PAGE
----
DELMAR — After working in United State District Court for the Northern District of New York, I joined a very well regarded law firm in Albany in 1991. My areas of practice focused on plaintiff’s personal injury and criminal defense. I became a partner in 1996 and practiced law there for 17 years.
In 2014, I, along with Lee Greenstein, Esq., purchased the building previously occupied by Spotlight News on Adams Street in Delmar. There are now six independent attorneys occupying the building and handling various areas of practice. Please call and stop in for a consultation.
Assume that an adult driver over the age of 21 is pulled over by the police; there are specific statutory provisions in the Vehicle and Traffic Law regarding drivers under the age of 21, which will not be addressed herein. The driver is charged with DWI.
Initially, absent an accident, there needs to be some basis for the officer to stop the vehicle, unless there is a road block orchestrated by law enforcement for the purpose of checking drivers for the influence of alcohol. Generally, the basis for the stop arises from the officer witnessing the driver committing a moving violation of the Vehicle and Traffic Law. A defendant’s arguments against the basis for the stop are always preserved, and can sometimes be successful. Without witnesses or passengers, this generally boils down to the officer’s word against that of the driver’s.
The officer approaches the car, asks for license and registration, and recites the reasons for the stop. The officer claims to smell alcohol and asks if the driver has been drinking. Surprisingly, many people answer affirmatively. All statements by the driver are reduced to writing in an Oral Statement Report, and can constitute statements used against the driver if the case proceeds to trail.
The officer will ask the driver to breathe into what is generally referred to as an Alco Sensor. This is not a scientifically reliable device, but it is used to determine the presence of alcohol in the driver’s system. The preliminary breath test results are recorded by the officer. If alcohol is detected, the officer will ask the driver to undergo a series of field sobriety tests. The officer will also note on a form such physical characteristics as bloodshot or watery eyes, or droopy eyelids.
If an officer determines the driver is under the influence, the driver will be arrested and transported to the police station. Once there, the driver will be asked to breathe into a breathalyzer which, if calibrated properly, is a scientifically reliable test, the results of which can be used against the driver at trial.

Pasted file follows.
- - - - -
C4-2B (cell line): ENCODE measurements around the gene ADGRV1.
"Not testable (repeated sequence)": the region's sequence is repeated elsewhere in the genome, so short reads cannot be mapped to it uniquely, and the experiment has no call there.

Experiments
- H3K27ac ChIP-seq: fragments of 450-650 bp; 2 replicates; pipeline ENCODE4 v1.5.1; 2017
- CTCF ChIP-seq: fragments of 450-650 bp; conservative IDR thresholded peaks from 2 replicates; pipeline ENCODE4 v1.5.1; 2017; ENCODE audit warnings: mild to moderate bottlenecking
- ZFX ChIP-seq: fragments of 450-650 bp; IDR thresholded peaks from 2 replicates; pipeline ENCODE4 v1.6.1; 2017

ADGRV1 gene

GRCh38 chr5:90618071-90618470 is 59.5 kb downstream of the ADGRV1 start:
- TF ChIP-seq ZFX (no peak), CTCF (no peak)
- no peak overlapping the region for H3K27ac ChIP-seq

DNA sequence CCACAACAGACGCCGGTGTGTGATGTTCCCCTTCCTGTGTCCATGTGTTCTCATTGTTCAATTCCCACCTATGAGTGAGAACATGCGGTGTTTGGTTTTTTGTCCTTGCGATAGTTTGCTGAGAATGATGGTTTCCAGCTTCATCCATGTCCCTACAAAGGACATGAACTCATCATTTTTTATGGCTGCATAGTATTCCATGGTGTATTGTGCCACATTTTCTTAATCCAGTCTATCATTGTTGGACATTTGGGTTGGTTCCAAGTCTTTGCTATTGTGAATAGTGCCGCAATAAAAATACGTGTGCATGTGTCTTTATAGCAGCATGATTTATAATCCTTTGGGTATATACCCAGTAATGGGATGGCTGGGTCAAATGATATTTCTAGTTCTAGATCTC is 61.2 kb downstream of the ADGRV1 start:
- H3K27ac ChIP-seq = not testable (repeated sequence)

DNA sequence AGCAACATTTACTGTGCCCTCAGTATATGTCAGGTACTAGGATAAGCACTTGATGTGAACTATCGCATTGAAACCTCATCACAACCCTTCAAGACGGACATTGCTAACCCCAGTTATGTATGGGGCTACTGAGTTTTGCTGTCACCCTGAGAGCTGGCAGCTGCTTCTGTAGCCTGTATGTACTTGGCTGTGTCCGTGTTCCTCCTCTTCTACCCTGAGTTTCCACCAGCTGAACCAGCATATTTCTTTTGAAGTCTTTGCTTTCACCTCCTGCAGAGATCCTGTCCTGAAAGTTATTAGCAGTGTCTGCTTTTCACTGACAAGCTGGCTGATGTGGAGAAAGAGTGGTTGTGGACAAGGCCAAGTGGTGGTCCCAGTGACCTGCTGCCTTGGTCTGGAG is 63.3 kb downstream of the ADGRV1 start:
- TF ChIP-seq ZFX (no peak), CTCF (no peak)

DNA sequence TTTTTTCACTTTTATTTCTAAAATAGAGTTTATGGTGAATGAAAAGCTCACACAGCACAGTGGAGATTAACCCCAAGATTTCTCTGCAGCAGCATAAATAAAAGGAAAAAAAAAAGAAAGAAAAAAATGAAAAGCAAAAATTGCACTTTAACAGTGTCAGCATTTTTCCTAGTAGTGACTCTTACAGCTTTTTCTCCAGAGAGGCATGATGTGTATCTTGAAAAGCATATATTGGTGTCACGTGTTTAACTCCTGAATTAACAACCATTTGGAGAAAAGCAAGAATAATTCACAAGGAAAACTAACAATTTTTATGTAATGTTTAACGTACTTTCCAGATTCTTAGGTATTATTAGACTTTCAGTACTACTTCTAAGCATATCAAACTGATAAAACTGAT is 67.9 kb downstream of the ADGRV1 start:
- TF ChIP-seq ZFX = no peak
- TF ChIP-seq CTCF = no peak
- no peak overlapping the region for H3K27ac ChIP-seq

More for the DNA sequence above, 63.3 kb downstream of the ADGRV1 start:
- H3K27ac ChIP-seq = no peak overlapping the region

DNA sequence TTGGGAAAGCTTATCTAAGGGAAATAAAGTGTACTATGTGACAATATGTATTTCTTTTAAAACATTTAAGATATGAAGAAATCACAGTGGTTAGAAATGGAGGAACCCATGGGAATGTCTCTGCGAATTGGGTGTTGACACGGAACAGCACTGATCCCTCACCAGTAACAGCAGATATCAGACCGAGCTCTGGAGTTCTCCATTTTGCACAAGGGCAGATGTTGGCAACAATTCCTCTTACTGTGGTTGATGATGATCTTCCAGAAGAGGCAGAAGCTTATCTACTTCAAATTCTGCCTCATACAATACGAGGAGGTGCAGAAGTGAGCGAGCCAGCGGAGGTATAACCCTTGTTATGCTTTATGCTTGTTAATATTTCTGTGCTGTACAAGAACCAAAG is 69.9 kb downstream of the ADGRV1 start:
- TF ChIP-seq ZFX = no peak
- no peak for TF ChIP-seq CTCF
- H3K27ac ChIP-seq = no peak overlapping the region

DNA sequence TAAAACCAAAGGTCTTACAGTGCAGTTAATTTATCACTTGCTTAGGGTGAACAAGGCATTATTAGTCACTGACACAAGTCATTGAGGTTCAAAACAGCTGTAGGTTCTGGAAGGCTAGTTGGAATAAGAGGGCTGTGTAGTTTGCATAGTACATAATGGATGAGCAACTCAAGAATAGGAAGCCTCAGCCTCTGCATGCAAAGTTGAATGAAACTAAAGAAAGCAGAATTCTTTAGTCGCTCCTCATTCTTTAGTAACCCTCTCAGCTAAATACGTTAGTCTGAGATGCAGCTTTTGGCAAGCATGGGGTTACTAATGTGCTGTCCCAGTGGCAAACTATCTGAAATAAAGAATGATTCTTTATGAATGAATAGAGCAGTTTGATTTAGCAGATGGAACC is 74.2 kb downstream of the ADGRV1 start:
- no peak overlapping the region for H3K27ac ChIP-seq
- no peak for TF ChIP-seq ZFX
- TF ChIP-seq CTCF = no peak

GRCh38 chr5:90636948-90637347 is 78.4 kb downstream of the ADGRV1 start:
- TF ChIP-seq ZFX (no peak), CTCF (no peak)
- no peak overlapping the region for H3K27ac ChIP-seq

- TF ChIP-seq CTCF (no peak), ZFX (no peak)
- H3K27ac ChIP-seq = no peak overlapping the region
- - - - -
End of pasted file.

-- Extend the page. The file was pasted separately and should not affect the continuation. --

If a driver refuses to breath into the breathalyzer, the officer reads standardized refusal warnings to the driver. It is only a violation of law, not a crime, for the driver to refuse to breathe into the breathalyzer.
From the attorney perspective, client intake involves, in part, the following dialogue: what were the breathalyzer results; was there an accident; does driver have any criminal history and, particularly, any alcohol-related driving convictions; what happened during the 12 hours or so before being pulled over; are there witnesses; what was the reason for the stop? Attorney’s fees for DWI charges vary greatly amongst practitioners. As a refusal triggers a separate DMV process, attorney’s fees are higher when the DWI charge includes a refusal charge.
After intake, the attorney should then refer client to a psychotherapist, psychologist or certified alcohol treatment specialist for an evaluation. The evaluation is designed to determine whether the client needs inpatient or outpatient treatment above and beyond the treatment that the driver will be required to complete upon conviction, namely, the New York State Drinker Driving Program and the Victim Impact Panel.
The evaluation is a prerequisite to plea bargaining in Albany County and can be useful in other jurisdictions as well, particularly if the incident is an isolated event and out of character for defendant
If arrested, a prompt attorney consultation is critical. Please see my ad below and call me, or stop by the building.
— Brian Devane